Second, the Advocate General recalls that the very reason for the introduction of the one-stopshop mechanism enshrined in the GDPR, whereby a significant role has been given to the lead data protection authority and cooperation mechanisms have been set up to involve other data protection authorities, was to address certain shortcomings resulting from the former legislation. 3 Indeed, economic operators used to be required to comply with the various sets of national rules implementing that legislation, and to liaise, at the same time, with all the national
data protection authorities, which proved to be costly, burdensome and time-consuming for those operators, and an inevitable source of uncertainty and conflicts for them and their customers.
As to the arguments relating to access to courts by the data subjects concerned, the Advocate General emphasises that those subjects can directly bring proceedings against data controllers or processors before, inter alia, the courts of the Member State of their residence. In addition, the Advocate General points out that data subjects can lodge a complaint with the data protection authority of their Member State even where the lead data protection authority is the data protection authority of another Member State. Should the complaint be rejected, the decision thereon will be adopted and notified to the complainant by the first authority, with it thus being possible for the complainant to challenge it before the courts of their residence.
Third, the Advocate General stresses that the lead data protection authority cannot be deemed as the sole enforcer of the GDPR in cross-border situations and must, in compliance with the relevant rules and time limits provided for by the GDPR, closely cooperate with the other data protection authorities concerned, the input of which is crucial in this area.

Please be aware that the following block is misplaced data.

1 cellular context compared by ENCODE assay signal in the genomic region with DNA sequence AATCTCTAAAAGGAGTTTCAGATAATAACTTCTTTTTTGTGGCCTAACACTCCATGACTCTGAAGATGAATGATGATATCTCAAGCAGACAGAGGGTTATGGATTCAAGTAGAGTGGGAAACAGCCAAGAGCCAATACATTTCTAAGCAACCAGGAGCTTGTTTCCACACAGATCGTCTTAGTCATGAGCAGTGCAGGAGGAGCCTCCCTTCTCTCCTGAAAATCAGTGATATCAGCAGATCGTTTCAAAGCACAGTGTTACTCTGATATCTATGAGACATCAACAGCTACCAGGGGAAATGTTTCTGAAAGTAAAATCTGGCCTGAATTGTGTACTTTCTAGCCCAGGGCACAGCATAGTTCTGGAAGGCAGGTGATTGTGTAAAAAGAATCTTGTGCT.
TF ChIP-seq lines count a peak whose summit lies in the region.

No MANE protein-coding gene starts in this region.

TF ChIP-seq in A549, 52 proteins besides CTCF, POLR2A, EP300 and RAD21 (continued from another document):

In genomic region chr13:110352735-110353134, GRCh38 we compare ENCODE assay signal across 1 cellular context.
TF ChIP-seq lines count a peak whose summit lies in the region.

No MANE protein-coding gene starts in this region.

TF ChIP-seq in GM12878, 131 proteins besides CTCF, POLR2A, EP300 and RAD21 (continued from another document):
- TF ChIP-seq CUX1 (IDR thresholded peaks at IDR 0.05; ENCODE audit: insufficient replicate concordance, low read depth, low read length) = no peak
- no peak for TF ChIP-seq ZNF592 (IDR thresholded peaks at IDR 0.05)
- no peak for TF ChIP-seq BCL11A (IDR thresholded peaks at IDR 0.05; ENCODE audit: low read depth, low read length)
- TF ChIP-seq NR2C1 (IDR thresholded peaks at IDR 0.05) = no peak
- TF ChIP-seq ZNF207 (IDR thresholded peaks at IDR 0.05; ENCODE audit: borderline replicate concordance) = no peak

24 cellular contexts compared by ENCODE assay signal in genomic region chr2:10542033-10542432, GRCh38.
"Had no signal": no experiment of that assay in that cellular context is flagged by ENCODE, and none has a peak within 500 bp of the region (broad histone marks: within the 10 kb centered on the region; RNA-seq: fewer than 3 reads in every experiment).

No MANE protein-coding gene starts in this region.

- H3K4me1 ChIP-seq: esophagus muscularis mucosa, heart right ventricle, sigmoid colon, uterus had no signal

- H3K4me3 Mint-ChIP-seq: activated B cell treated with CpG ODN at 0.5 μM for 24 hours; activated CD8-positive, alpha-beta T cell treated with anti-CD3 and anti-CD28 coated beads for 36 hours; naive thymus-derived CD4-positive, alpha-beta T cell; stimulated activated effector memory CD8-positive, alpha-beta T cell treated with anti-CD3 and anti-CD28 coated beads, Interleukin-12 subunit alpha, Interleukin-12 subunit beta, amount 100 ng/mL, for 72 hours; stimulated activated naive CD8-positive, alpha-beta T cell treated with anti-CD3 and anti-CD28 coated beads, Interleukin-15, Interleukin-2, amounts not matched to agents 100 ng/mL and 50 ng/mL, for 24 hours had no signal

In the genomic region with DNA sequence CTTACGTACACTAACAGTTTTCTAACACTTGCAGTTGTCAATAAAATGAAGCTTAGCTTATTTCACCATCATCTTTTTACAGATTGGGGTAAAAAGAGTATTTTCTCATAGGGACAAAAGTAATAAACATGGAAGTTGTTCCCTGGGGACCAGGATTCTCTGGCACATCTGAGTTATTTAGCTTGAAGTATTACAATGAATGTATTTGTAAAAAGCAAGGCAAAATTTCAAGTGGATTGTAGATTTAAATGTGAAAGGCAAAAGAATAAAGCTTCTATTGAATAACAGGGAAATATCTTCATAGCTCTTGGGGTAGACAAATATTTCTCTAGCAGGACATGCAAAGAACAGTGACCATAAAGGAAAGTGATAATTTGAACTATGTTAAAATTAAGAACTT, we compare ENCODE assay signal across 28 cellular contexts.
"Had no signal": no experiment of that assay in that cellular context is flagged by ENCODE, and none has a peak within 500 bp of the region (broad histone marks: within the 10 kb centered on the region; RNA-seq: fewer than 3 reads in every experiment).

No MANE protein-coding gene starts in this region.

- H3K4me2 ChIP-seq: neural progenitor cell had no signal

Fourth, the Advocate General highlights that national data protection authorities, even where they do not act as lead authority, can nonetheless bring proceedings before the courts of their respective Member State in case of cross-border processing in various situations. These situations are, in particular, as follows: where national data protection authorities i.) act outside the material scope of the GDPR; ii.) investigate into cross-border data processing carried out by public authorities, in the public interest, in the exercise of official authority or by controllers not established in the Union; iii.) adopt urgent measures; or iv.) intervene following the lead data protection authority having decided not to handle a case.
Under these conditions, the Advocate General considers that the GDPR permits the data protection authority of a Member State to bring proceedings before a court of that State for an alleged infringement of the GDPR with respect to cross-border data processing, despite it not being the lead data protection authority entrusted with a general power to commence such proceedings, provided that it does so in the situations where the GDPR specifically confers upon it competences to this end and according to the corresponding procedures set out in the GDPR.
1 Regulation (EU) 2016/679 of the European Parliament and of the Council of 27 April 2016 on the protection of natural persons with regard to the processing of personal data and on the free movement of such data, and repealing Directive 95/46/EC (OJ 2016 L 119, p. 1). The GDPR entered into force on 24 May 2016 and applies since 25 May 2018.
2 Recital 124, Article 56(1) and (6).
3 Directive 95/46/EC.